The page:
Major Religions & Spiritual Beliefs
Buddhism in the Modern World
Buddhism in the modern world. Estimates of the number of Buddhists vary between 230 and 500 million, with 350 million as the most commonly cited figure.
While in the West Buddhism is often seen as exotic and progressive, in the East Buddhism is regarded as familiar and part of the establishment. Buddhist organizations in Asia frequently are well-funded and enjoy support from the wealthy and influential. In some cases, this has led critics to charge that certain monks and organizations are too closely associated with the powerful and are neglecting their duties to the poor.
Buddhism and the West
A hallway in California's Hsi Lai TempleIn 1899 Gordon Douglas became the first Westerner to be ordained as a Buddhist monk.
The first Buddhists to arrive in the United States were Chinese. Hired as cheap labor for the railroads and other expanding industries, they established temples in their settlements along the rail lines.
The Buddhist Society, London was founded by Christmas Humphreys in 1924.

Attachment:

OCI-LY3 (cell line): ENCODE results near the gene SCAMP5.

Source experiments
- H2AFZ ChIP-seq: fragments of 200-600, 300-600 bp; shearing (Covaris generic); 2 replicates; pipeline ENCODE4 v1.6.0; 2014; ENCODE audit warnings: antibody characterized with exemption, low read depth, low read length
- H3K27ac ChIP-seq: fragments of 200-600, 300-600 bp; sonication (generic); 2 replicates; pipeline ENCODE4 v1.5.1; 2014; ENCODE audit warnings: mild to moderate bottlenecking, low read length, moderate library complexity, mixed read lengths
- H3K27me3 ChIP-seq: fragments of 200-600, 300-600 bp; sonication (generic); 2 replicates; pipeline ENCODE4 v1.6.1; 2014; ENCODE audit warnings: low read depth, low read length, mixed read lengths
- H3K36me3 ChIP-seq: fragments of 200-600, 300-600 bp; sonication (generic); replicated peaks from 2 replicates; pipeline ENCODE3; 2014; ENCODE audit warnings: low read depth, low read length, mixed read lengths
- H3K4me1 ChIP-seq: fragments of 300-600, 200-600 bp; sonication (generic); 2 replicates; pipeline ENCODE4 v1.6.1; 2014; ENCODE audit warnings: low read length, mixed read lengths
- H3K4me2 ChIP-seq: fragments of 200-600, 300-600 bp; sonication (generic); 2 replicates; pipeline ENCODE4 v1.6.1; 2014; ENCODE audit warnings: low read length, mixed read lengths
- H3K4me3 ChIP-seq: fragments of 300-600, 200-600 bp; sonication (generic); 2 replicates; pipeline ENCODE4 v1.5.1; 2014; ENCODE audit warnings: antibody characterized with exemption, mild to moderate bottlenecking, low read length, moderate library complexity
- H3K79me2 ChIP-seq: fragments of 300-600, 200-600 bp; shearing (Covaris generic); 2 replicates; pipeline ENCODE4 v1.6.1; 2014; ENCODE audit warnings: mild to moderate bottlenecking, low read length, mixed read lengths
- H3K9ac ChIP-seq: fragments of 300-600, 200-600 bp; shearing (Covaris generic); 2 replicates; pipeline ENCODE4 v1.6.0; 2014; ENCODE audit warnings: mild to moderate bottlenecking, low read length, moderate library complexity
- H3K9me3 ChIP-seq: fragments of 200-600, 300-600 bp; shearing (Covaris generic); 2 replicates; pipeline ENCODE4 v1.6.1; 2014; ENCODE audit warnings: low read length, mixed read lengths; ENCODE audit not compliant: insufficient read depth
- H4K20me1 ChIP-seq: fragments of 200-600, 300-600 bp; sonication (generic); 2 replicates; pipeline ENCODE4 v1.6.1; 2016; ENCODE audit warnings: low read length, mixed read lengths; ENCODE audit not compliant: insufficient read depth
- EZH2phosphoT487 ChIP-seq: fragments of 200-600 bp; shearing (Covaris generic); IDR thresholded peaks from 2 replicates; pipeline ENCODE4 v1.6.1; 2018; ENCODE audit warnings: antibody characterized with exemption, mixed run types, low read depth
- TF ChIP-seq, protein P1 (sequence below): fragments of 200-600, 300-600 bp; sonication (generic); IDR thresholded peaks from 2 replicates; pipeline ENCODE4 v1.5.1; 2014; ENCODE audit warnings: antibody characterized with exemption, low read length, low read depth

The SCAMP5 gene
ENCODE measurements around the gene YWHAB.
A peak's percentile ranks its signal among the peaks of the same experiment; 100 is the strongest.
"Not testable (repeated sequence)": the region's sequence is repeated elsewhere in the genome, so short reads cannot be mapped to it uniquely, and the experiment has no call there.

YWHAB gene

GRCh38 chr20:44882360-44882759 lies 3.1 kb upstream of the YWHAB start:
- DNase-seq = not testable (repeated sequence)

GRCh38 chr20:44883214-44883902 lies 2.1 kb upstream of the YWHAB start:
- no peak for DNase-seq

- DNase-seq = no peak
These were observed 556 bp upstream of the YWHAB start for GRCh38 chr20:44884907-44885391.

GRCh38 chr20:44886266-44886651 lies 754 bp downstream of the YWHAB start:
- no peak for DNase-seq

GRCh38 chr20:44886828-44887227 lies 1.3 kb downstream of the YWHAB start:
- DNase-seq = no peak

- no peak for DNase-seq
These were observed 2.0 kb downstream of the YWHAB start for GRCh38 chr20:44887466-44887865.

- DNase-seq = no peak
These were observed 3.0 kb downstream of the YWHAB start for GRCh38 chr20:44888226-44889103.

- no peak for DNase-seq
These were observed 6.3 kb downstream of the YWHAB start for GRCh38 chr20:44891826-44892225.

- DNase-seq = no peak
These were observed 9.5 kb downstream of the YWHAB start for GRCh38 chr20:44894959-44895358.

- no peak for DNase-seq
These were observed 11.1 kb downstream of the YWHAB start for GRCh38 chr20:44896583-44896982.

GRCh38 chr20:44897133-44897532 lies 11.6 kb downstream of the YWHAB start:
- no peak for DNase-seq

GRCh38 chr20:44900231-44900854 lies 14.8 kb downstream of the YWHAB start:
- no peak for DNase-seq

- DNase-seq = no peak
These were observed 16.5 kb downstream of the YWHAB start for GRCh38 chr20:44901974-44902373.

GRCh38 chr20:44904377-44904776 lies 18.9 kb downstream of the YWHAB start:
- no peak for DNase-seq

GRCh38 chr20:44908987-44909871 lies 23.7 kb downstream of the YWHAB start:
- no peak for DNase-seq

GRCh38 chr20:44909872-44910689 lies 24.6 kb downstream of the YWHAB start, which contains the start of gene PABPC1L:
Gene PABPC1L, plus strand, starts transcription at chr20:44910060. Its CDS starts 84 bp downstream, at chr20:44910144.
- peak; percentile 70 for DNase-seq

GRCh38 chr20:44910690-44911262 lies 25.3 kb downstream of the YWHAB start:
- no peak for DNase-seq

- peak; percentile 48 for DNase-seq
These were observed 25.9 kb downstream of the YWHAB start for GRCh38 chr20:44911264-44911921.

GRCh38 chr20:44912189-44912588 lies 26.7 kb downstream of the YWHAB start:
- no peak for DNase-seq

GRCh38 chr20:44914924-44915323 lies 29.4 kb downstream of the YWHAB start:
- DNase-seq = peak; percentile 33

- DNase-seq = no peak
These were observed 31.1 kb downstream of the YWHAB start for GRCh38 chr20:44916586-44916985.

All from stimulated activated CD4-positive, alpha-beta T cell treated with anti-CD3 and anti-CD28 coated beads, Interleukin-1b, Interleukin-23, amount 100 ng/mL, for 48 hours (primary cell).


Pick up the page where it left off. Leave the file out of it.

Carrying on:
The cultural re-evaluations of the hippie generation in the late 1960s and early 1970s included a renewed interest in Buddhism, proclaimed by some of them as a natural path to awareness, and enlightenment. Many people, including celebrities, traveled to Asia in pursuit of gurus and ancient wisdom. Buddhism had become the fastest-growing religion in Australia and many other Western nations by the 1990s, in contrast to the steady decline of traditional western beliefs (see Christianity).
A distinctive feature of Buddhism in the West has been the emergence of groups that, while drawing on traditional Buddhism, attempt to create a new form of Buddhist practice. Examples include the Shambala movement, founded by Chögyam Trungpa, and the Friends of the Western Buddhist Order, founded by Sangharakshita.